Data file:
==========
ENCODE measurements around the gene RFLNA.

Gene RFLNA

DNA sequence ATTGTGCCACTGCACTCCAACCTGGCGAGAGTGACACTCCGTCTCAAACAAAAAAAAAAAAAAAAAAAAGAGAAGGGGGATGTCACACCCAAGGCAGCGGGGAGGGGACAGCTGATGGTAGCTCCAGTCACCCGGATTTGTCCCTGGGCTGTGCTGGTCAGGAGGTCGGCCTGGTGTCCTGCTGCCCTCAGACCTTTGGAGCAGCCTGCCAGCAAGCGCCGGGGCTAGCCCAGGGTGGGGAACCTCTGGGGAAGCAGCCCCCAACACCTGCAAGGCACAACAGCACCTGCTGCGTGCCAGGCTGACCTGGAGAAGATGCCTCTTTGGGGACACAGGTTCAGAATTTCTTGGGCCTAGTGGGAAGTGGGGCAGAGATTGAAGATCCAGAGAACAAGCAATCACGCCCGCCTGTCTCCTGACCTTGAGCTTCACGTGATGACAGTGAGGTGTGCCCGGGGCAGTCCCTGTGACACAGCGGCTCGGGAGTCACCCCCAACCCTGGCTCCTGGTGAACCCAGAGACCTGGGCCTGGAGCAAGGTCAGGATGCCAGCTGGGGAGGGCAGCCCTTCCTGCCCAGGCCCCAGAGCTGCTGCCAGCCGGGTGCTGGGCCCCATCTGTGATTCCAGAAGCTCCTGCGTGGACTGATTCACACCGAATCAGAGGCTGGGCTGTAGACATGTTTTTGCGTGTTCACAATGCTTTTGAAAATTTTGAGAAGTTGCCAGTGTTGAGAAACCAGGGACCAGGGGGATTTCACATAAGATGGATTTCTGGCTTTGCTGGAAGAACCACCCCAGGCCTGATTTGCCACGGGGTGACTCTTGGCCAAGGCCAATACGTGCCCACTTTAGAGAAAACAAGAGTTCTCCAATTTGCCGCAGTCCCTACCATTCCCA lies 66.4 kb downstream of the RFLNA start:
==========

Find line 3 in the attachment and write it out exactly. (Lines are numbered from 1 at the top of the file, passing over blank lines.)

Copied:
DNA sequence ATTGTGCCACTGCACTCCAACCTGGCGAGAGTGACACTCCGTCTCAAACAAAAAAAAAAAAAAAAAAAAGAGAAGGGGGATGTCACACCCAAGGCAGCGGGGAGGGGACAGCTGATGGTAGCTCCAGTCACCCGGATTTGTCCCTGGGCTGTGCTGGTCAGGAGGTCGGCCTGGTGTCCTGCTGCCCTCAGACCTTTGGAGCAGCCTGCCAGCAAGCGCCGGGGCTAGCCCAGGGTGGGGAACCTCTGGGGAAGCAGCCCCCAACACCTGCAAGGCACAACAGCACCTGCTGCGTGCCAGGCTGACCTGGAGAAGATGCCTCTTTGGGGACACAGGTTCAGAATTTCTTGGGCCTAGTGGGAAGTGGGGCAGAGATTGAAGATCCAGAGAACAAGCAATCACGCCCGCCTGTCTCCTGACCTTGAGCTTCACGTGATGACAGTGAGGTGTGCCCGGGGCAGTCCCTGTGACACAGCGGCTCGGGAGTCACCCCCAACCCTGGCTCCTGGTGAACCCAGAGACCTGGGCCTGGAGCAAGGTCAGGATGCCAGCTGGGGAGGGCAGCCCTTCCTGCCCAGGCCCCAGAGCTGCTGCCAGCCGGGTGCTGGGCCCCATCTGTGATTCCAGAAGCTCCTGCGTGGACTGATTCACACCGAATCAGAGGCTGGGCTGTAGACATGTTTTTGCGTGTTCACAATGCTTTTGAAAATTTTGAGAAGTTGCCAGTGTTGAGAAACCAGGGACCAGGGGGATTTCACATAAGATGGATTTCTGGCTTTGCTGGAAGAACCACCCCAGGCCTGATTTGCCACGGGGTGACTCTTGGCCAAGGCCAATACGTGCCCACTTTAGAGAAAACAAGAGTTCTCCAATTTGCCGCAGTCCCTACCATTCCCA lies 66.4 kb downstream of the RFLNA start: